The opening of Season 2 focuses heavily on Philip, often forcing Elizabeth completely into the background. Theoretically, this isn’t necessarily a bad thing, as his experience isn’t completely irrelevant to the story of the strain caused by a performative public life that Season 2 seems. However, the fact that this part of the story seems to privilege Philip’s POV over Elizabeth’s in several key places, and doesn’t provide much in the way of equivalent context for her feelings.
Do we really need to spend quite so much time on Philip’s royal sea tour? Surely, a few of these sequences would have been plenty to establish that he’s a man who resents being forced to stay in the shadow of the woman he married, or that he enjoys running about with a boatful of male companions far more than performing duties of state.
An awkward interview with an Australian journalist brings Philip’s difficult and unusual personal history to the fore, but as yet The Crown really hasn’t done much with it, other than imply it’s a(nother) reason that we should feel sorry for him. There are moments – such as the revelation that Philip read his interviewer completely wrongly and she’s out to get a real story not looking for a romantic hookup – in which it feels as though The Crown is judging Philip’s actions, and that he often comes up wanting. Yet, these first few episodes also often relegate Elizabeth – the Queen of England, mind – to the role of put-upon wife, waiting by the phone for his calls and fretting over what he might be doing.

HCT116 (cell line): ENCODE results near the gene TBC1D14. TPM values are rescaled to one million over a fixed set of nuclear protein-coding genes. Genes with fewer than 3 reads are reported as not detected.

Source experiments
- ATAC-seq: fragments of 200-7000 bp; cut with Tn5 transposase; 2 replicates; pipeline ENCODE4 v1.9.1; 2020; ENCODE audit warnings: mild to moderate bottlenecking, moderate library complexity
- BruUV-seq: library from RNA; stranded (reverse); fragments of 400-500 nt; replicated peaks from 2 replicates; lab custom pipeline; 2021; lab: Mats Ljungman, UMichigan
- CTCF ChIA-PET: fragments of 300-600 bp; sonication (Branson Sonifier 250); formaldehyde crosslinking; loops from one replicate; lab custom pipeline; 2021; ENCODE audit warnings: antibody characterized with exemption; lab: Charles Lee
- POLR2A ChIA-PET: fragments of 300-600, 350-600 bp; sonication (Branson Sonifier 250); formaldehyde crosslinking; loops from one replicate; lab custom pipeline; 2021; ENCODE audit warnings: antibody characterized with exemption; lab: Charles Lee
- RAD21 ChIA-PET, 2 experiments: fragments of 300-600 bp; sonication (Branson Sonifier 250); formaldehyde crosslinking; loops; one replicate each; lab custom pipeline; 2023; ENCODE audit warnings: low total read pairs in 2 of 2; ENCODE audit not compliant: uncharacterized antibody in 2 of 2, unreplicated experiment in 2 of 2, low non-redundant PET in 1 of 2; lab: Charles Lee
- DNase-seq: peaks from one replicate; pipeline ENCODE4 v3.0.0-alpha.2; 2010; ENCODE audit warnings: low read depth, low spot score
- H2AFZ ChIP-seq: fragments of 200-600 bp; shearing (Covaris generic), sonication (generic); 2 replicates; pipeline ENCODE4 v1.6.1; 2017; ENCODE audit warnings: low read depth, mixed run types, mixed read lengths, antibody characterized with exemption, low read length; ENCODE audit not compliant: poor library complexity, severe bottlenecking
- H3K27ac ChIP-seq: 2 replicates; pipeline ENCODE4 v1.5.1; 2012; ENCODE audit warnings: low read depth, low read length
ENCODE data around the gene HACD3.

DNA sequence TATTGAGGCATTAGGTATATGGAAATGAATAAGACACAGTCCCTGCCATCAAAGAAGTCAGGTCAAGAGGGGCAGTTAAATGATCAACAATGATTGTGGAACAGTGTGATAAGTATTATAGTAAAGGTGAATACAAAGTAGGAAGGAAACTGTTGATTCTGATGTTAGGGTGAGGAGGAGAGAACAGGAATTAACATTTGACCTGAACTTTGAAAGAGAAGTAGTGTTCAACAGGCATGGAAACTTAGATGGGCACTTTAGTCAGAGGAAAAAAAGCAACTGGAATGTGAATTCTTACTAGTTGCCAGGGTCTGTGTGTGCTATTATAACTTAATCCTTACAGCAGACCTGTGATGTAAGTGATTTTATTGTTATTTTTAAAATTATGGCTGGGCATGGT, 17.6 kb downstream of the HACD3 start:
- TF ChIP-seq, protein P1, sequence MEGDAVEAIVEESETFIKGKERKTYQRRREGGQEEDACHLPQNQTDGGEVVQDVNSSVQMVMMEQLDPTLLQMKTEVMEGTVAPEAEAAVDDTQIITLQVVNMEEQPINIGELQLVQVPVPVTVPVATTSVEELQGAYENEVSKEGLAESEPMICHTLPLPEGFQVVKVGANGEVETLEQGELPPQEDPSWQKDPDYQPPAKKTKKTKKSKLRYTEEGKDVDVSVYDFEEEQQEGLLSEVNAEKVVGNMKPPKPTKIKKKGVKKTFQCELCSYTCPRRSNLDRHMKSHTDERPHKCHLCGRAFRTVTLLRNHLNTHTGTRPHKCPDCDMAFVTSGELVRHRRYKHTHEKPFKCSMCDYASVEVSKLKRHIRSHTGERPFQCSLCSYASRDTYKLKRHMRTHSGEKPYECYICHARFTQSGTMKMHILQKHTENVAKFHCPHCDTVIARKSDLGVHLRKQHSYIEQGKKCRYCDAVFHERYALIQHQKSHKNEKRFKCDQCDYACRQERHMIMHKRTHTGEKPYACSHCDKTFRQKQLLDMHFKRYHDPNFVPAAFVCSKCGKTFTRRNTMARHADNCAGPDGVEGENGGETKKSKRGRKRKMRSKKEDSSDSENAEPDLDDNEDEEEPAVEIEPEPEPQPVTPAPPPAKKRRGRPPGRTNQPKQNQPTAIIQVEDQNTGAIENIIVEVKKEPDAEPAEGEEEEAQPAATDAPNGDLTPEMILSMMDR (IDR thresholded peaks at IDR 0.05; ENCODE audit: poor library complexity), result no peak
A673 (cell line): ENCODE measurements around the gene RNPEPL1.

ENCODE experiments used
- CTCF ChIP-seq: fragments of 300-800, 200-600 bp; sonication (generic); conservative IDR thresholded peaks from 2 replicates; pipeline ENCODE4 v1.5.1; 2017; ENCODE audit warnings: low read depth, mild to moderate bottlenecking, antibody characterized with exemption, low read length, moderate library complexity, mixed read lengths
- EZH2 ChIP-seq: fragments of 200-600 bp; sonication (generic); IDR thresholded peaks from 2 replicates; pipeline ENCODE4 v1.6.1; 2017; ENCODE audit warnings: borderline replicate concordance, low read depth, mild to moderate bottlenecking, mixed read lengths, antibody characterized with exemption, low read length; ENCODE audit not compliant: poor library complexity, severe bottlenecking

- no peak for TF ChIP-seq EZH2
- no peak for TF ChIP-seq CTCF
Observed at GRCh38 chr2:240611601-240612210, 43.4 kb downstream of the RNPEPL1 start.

Happily, though, Claire Foy remains as astoundingly good as ever, so when the series finally takes the time to give us a hint of Elizabeth’s perspective, she takes full advantage of it. This Elizabeth is perhaps a bit more polished than her Season 1 self, a little more removed, a little more purposefully presenting herself as an extension of the Crown than a person. Yet, Foy beautifully conveys the truth of the Queen’s emotions that still simmer just beneath the service, using quiet sighs and artfully placed long pauses. Even the simple act of breathing becomes capable of communicating volumes about the queen’s state of mind.
In many ways, Season 2 feels like The Crown expanding its story out beyond merely Elizabeth, for good or ill.Not only does Philip’s screentime get boosted significantly, the first four episodes also tell the story of the Suez Canal crisis, check in with an increasingly destructive yet fragile Princess Margaret, and even show us the story of Philip’s best friend’s/personal secretary’s divorce. (And the somewhat sketchy men’s club that helped bring it all about in the first place.)
There’s a lot going on here, but the season thus far is largely successful at mining lesser known figures and dramas for good story. Can this ultimately make up for the fact that Elizabeth – ostensibly the point of the whole show – isn’t around as much? The jury’s still out on that.
Season 2, Episode 1-4 (S02E01-04)
The Crown streams on Netflix
Lacy is a digital strategist by day and a writer because it seemed like a good start to her supervillain origin story. Favorite things include: Sansa Stark, British period dramas, and that leather duster that Aeryn Sun wears in Farscape.
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Lacy Baugher | Contributor